Ever wonder how good data will actually save you money? Read on…
Like you, I get calls and e mails every day from companies selling another ‘data – predictive analytics – dashboard – AI – profit improvement – gizmo’. It amazes me that we think that more or better data will improve profit. Alone, data – even good data – does nothing. However, combined with the right knowledge, application, recipe, timing and implementation, good data will help empower organizations to make better decisions.
To make the point, we will use a simple analogy – making a plate of spaghetti. You can imagine that a good recipe (good data) might help you make a better plate of spaghetti, but a recipe is not the only requirement.
To make a plate of spaghetti, you need knowledge. You need to know how to cook, boil water, proportion the water & noodles, source the best possible ingredients, etc.
In Supply Chain, to make data valuable, you have to know what you are looking for and why you need that information. For example, if you want to compare freight rates across time, you should consider removing fuel costs because they are so volatile. However, if you are comparing the cost of freight as a ratio (%) of revenue, you should use total freight costs AND freight costs without fuel to get the full picture.
Obtaining data is just like preparing the best ingredients for the spaghetti recipe. Are you able to get good, clean, accurate data from the correct sources? None of us would take the time to make our favorite meat sauce with canned dog food. It might look alright, but it’s just BAD!
This is like the Supply Chain report where all of the calculations are correct, and the report looks good, but the data was bad. So your report might look alright, but it’s just as bad as the meat sauce!
Recipe / SOP
To make spaghetti, the recipe will tell you what ingredients to use and the order in which to add the ingredients. In business, our recipe is the process – AKA the SOP “standard operating procedure“. This is the recipe by which we measure employee’s performance.
The folks selling data packages or analytical software rarely discuss the required changes to the SOP to ensure the information is used correctly. At a minimum, you have to make sure the SOP (the recipe) does not stand in the way. If good, actionable data is provided to an employee who is measured by an SOP, there could be a conflict. Take the steps necessary to train employees on how to use the data, understand the reports and look for conflicting information. Management has an obligation to take the steps necessary to ensure the measures are driving the right behavior and the right outcomes.
The timing of the actions is important. How long do you boil the noodles? Can you cook the noodles today and add the sauce the next day? Yes, you can, but only if you adjust the SOP to include refrigeration and reheating.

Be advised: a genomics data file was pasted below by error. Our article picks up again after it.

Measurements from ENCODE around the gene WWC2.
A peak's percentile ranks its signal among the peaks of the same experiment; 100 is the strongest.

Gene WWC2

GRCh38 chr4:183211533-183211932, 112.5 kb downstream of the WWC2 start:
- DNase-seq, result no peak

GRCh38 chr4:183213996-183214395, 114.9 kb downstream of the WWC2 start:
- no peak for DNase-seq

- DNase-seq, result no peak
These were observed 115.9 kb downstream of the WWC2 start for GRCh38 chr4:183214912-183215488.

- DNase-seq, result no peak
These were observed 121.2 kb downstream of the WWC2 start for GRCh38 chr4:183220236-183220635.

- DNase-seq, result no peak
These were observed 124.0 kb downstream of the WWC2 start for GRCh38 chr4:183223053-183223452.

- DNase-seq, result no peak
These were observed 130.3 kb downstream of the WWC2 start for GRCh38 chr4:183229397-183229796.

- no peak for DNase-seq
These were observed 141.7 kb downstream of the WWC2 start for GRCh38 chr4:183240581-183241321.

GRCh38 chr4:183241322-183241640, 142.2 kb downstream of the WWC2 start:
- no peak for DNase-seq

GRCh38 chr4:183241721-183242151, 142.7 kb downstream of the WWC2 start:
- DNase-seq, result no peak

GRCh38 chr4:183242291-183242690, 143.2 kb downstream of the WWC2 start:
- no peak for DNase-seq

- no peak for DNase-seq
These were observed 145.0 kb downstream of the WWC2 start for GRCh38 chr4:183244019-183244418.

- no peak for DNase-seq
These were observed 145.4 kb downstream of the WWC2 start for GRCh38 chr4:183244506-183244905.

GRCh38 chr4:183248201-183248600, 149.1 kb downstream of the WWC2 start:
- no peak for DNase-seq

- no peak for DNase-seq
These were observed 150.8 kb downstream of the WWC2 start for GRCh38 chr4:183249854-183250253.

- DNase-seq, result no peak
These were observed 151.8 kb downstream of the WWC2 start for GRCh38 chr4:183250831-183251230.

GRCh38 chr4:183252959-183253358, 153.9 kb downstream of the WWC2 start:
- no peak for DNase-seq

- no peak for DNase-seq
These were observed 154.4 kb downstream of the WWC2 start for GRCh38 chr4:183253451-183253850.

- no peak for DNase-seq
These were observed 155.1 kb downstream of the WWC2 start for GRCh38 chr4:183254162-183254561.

In Supply Chain, the amount of time it takes to get good data can be a struggle. If you only get reports monthly, you cannot effectively measure the impact of changes more than 12 times a year. On the other end of the scale, reports that come out every hour are probably equally unhelpful. The timing needs to be matched to the needs of the organization. “More” is not always “better”.
Order of Operations
In cooking, we call it “the steps”, in Supply Chain and operations, we call it the “order of operations”. Ever try to put sauce on the noodles, then boil the noodles then put on a pate? What a mess.
Likewise, in Supply Chain, the order makes a difference. Does it make sense to call the trucking company before you know the final destination or the size of the shipment? Generally, no, it does not make sense. (yes, there are a lot of exceptions).
My clients sometimes tell me that they cannot make the call to the carrier until after they pick and pack the cargo. They have to measure it first – pick, pack, measure, call carrier. Smart order of operations, but it might mean that you are too late to call the carrier for a pick up that day.
An alternative is to change the order of operations – use the parts master that includes weight and dimensions to estimate the weight and cube of a shipment. The new order of operations is: estimate, call carrier, pick, pack, confirm weight and dimensions, validate with carrier if necessary. The net effect is likely to be one-day faster transit to the customer.
Ever see the Nike commercial “Just do it!”? Your spaghetti will never be made if you do not step into the kitchen and begin to try. Your freight will never move if you take no action. “You will continue to get what you always got, if you continue to do the same things in the same way.” “La Nonnina’s Incredible Spaghetti” recipe did not happen without years of trial, tweaking, focus and hard work! Never making improvements to something that is pretty good is no better than doing things the same way and expecting something different to happen.
There are two messages here:
- Try it out. Take different actions. Measure the results. If you want a different result, just having more or different data MEANS ABSOLUTELY NOTHING if you do not CHANGE YOUR ACTIONS.
- One definition of crazy is to do the same things and expect a different outcome!
Data is helpful, but good data, without the other elements – knowledge, SOP, timing, order of operations, AND IMPLEMENTATION – will get you nowhere. In the absence of all of the elements, a new and improved data package is more likely to add cost and confusion rather than support improvement.
The next time you get a solicitation for a new and improved data and analytics service, ask yourself if the provider is giving you a complete solution. Are you getting good data, the type/timing of reports and ongoing support to improve profits or just a bad plate of spaghetti?